Reporter: Erik Judson
The NASA SHARP students were given this presentation as part of an effort to raise awareness of cultural diversity and stereotypes and to call forward the necessity of keeping stereotypes and discrimination out of the work environment. It was given to the students following their first week of work, beginning on June 28, 2005 at 8:00 p.m. in the Phase II Lounge at Cal State University Los Angeles.
In the beginning of the workshop, Mr. Tyler Huynh asked the students to fill out some basic information about themselves in a column format, which included birthplace, religion, spoken languages, and the number of siblings each student had. In this easy-to-follow format, the students realized that, despite their differences, they were very much alike. Some of their characteristics were strikingly similar, as in the case of having five Christians, or very different; there was one person who had no siblings.
Once all the students filled out the table, Mr. Huynh shared a poem about discrimination in society and the consequences in believing in the righteousness of those prejudices entitled, “The Cold Within.” The poem, by James Patrick Kenny, dealt with a group of men freezing to death clutching logs for the diminishing fire. However, rather than put their logs in the fire, they created justifications for why they shouldn’t help keep the fire going. Instead of freezing to death from the inclement weather, the men froze because of the coldness in their own hearts. The poem exhibited the problems in defining and judging people based only on what you observe from afar or understand remotely—in the form of the church attendee who saw a man next to him not of the church and refused to give his log for that or of the man who wouldn’t be the one to help warm a black man.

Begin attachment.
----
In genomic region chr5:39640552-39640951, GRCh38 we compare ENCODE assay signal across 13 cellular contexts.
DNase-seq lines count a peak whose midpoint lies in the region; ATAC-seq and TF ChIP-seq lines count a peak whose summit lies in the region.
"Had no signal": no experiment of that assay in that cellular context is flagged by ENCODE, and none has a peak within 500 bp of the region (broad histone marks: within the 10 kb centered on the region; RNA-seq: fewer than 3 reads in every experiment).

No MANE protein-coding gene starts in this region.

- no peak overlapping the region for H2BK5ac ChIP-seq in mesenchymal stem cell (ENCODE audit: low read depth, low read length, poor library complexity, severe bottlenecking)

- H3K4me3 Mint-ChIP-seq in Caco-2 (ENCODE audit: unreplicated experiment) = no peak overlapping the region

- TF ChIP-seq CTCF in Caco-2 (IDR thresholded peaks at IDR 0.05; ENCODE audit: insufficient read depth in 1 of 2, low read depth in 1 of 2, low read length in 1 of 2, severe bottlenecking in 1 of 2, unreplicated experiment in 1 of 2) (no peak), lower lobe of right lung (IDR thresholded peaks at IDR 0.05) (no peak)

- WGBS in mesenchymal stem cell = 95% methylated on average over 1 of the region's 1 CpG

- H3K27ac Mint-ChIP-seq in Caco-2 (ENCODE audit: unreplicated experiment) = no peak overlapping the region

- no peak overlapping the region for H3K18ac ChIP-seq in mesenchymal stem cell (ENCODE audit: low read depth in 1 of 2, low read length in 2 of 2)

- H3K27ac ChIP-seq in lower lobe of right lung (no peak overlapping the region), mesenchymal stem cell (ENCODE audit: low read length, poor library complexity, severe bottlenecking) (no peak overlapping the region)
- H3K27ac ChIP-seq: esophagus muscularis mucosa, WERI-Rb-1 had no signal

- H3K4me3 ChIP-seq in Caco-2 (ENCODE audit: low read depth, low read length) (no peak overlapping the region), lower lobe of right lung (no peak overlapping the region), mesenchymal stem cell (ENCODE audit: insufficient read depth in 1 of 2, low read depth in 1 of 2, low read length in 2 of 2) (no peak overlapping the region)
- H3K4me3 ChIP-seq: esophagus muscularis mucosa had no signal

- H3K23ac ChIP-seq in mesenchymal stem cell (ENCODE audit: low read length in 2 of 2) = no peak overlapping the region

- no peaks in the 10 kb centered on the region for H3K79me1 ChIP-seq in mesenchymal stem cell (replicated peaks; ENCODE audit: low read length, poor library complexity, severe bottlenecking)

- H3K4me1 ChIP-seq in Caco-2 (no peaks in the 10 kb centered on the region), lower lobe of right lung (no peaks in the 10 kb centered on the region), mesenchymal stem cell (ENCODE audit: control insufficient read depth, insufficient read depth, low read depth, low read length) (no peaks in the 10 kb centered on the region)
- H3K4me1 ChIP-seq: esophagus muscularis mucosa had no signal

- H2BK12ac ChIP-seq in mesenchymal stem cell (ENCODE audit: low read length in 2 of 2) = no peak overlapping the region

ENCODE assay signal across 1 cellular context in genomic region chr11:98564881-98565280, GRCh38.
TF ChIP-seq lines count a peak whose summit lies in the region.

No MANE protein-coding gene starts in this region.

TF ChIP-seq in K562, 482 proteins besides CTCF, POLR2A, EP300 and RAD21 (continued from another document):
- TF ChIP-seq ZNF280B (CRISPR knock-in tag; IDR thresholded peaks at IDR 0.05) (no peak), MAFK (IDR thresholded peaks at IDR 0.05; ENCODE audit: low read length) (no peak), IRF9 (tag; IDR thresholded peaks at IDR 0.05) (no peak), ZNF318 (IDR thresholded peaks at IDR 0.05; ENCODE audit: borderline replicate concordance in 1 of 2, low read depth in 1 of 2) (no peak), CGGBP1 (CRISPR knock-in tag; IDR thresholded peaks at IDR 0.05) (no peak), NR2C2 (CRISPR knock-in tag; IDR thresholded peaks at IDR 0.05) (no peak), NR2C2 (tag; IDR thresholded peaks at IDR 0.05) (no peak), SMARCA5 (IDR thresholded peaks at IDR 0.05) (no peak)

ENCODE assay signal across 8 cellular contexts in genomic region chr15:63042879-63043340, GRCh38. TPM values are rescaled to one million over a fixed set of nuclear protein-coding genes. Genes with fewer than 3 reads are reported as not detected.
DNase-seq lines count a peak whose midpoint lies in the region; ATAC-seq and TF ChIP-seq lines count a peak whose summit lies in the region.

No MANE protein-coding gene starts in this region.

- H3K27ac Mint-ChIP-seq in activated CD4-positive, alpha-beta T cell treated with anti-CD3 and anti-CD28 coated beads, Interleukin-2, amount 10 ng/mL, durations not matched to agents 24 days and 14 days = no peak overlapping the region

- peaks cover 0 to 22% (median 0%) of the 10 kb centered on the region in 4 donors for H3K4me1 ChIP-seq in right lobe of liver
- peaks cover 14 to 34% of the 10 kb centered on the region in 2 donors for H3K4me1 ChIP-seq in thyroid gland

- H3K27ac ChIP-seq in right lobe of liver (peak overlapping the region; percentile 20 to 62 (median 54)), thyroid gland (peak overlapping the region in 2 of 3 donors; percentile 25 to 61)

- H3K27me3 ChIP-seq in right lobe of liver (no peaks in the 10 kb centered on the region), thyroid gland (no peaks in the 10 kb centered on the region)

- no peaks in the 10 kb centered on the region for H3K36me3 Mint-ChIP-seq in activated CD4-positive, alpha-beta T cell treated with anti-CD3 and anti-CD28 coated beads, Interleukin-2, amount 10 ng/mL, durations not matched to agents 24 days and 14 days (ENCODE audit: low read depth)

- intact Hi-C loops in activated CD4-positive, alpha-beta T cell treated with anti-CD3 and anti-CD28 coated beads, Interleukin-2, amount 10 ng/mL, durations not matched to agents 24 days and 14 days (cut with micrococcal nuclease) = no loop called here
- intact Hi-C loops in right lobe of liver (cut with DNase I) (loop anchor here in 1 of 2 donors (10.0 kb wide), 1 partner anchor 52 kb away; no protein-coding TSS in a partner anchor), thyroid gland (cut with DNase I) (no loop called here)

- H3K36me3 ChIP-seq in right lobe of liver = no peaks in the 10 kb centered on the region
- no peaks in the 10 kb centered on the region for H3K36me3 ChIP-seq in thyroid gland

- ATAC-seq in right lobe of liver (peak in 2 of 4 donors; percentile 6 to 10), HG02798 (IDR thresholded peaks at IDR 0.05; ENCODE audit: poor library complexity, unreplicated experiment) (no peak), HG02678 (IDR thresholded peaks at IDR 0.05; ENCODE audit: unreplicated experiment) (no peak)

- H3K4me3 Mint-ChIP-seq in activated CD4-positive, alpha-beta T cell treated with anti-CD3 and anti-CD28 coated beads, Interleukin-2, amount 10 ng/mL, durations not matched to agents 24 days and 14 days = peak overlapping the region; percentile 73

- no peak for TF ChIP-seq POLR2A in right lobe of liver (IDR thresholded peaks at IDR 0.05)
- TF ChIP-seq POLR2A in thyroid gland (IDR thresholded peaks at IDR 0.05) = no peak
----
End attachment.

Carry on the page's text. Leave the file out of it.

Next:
Tyler then challenged the students to define “culture.” He split them into groups of five and gave them five minutes to create their definitions on small sheets of poster paper. After the students shared their similar (containing the same basic information), yet varied (some were written in list form while others were in a dictionary-like form), definitions, Mr. Huynh explained culture as being “a system of meanings created, shared, and implemented by a population of people representing a total way of life and transmitted to future generations.” He showed the students what culture meant to allow them to fully understand the rest of the workshop.
Following the definition of culture, Mr. Huynh asked the students to think of two of their cultures—not necessarily race or religion—and share them with the rest of the students. They told the rest of the group about why that particular culture was important to them, citing such examples as it being a prominent part of life their city or just an activity that means a lot to them. Some students chose sports, academics, or music as one of their cultural lifestyles. Then, picking one of their cultures, the students stated stereotypes associated with that particular culture. Tyler’s example was as follows: “Asian people are terrible drivers.”